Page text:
When Lily Allen burst onto the scene in 2006 with her iconic, ska-fueled hit, “Smile,” she became the first person to transcend Internet stardom and become an honest-to-god pop idol. Her debut record, Alright, Still, went on to sell over two-and-a-half million copies worldwide and set a new status quo for female pop stars. In the wake of this success she found herself in a tabloid feeding frenzy. But, unlike many of her peers, her actual talent always seemed to remain front and center.

Allen’s first record existed in the space between the confessional and the catcall. Her witty, jaundice-eyed criticisms of youth culture felt like a breath of fresh air in a world full of canned vocals and second-rate Avril Lavigne hackery. And the beats were badass too. Now, with her second record, It’s Not Me, It’s You, Allen has shed the quirky dub-influenced samples and moved toward a more dancehall-friendly techno sound, with mixed results.

Somewhere along the line, Allen apparently decided that she could be the next Bob Dylan. Unfortunately for her, the excretory Bush-bashing ballad, “Fuck You,” is no “Masters of War.” Similarly, “Everyone’s At It,” “The Fear” and “22” add absolutely nothing to the cocaine discussion that wasn’t already said better in Run-DMC’s “White Lines (Don’t Do It).” Worst of all is the religious bigotry trope, “Him,” which asks of God, “Do you think he’d drive / in his car without insurance?”

Every time Allen reaches to make a statement song, she falls flat on her face, seemingly forgetting the concept of subtext, a tool she previously used with great effect on hits like “Smile,” “LDN” and “Alfie.”

The album fares much better when Allen keeps the politics interpersonal instead of international. Several of the songs have infectious hooks and wonderful, sugary choruses that are the stuff of intoxicating infatuation and summer romance.

“Who’d Have Known” explodes with electric joy, detailing a flirting crush. Couplets like, “You said tomorrow would be fun / And we could watch ‘A Place in the Sun'” transcend banality to become magical. Immediately following this is “Chinese,” an effervescent recollection of a promising romance that pops in ways it really has no right to.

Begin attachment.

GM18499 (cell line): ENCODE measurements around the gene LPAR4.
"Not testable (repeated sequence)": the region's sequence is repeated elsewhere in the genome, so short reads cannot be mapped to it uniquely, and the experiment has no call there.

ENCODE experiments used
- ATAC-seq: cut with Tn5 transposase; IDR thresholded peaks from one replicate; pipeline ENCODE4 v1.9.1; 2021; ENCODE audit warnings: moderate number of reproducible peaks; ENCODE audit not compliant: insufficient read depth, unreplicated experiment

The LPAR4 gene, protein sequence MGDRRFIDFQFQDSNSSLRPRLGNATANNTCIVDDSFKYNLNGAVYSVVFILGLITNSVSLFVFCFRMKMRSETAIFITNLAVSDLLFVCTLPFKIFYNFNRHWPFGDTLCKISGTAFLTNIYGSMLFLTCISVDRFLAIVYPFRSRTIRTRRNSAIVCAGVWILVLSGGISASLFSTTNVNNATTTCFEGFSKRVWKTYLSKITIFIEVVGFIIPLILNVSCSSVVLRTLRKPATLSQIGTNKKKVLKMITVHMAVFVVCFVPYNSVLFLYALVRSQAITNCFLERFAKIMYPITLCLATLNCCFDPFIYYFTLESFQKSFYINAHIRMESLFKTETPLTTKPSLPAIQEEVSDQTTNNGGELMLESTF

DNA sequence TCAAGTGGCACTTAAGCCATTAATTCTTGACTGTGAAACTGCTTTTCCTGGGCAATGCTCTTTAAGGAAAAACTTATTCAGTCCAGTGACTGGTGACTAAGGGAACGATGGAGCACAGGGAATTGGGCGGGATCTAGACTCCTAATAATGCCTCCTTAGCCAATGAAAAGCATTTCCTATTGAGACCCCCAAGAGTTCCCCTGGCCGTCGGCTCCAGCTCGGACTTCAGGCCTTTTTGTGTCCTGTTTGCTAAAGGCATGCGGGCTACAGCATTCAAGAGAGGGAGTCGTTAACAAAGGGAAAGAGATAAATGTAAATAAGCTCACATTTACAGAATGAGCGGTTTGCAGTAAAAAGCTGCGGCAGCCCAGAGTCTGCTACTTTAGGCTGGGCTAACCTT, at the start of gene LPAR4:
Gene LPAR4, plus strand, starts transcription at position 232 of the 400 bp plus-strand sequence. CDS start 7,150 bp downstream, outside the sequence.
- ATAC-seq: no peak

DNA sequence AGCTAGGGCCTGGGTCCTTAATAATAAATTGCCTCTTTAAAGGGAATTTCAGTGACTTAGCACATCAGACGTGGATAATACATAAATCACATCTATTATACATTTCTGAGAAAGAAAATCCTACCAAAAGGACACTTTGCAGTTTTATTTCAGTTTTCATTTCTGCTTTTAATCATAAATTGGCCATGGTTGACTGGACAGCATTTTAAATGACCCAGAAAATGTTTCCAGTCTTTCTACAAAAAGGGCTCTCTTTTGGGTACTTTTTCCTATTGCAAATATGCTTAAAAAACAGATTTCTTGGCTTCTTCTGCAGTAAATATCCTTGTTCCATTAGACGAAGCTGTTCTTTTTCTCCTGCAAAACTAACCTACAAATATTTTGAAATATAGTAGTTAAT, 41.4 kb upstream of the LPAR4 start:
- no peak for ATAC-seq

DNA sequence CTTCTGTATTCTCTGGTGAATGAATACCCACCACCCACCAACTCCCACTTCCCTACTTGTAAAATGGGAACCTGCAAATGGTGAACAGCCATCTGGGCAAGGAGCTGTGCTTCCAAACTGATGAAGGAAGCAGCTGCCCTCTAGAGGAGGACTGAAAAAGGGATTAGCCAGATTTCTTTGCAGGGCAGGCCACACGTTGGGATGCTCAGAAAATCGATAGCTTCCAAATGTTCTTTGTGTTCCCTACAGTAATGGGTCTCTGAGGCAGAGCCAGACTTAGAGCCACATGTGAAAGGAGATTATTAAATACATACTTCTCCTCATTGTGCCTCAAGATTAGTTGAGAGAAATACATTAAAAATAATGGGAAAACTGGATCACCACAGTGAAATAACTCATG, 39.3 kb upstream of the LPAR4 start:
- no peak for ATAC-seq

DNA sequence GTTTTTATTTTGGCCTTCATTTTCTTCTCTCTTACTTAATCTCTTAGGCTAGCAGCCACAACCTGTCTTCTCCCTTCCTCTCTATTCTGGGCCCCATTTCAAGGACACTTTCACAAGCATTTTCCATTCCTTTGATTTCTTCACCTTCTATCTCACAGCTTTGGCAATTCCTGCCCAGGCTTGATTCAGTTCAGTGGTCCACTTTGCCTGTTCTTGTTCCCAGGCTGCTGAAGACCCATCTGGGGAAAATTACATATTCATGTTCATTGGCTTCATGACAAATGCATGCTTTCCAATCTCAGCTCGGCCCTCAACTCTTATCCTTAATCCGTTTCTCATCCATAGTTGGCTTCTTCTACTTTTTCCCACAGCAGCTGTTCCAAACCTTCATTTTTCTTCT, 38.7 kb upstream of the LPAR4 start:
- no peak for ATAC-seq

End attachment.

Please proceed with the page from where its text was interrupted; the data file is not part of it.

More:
On the other side of the coin are a few songs about falling out of love. On “Not Fair,” Allen toys with a thumping western beat as she humorously laments meeting the perfect man, only to discover that he is a total dud in bed. Meanwhile, “Never Gonna Happen” alternates between a coy accordion and a full-blown street orchestra as Allen tries desperately to brush off a would-be beau even as she continues to call him up for advice, companionship and sex.

Another winner is “I Could Say,” a song that shimmers with futuristic production and strong lyrics about feeling free at the end of a relationship. Finally, on the album closer, “He Wasn’t There,” Allen cuts loose and plays home wrecker over an anachronistic vinyl-record buzz.

Ultimately, the album is almost at war with itself. Pompous political work weighs down insightful personal moments. Revelatory tracks like “Never Gonna Happen,” “Who’d of Known,” “Chinese” and “I Could Say” touch on brilliance, while the other eight tracks range from mediocre to wretched.

For many artists, an album with four scorching tracks might be prefaced with the title “Greatest Hits,” but for a woman of Allen’s talent, it feels like a letdown. Allen has it in her to write generation-defining work. But she’s not quite there yet.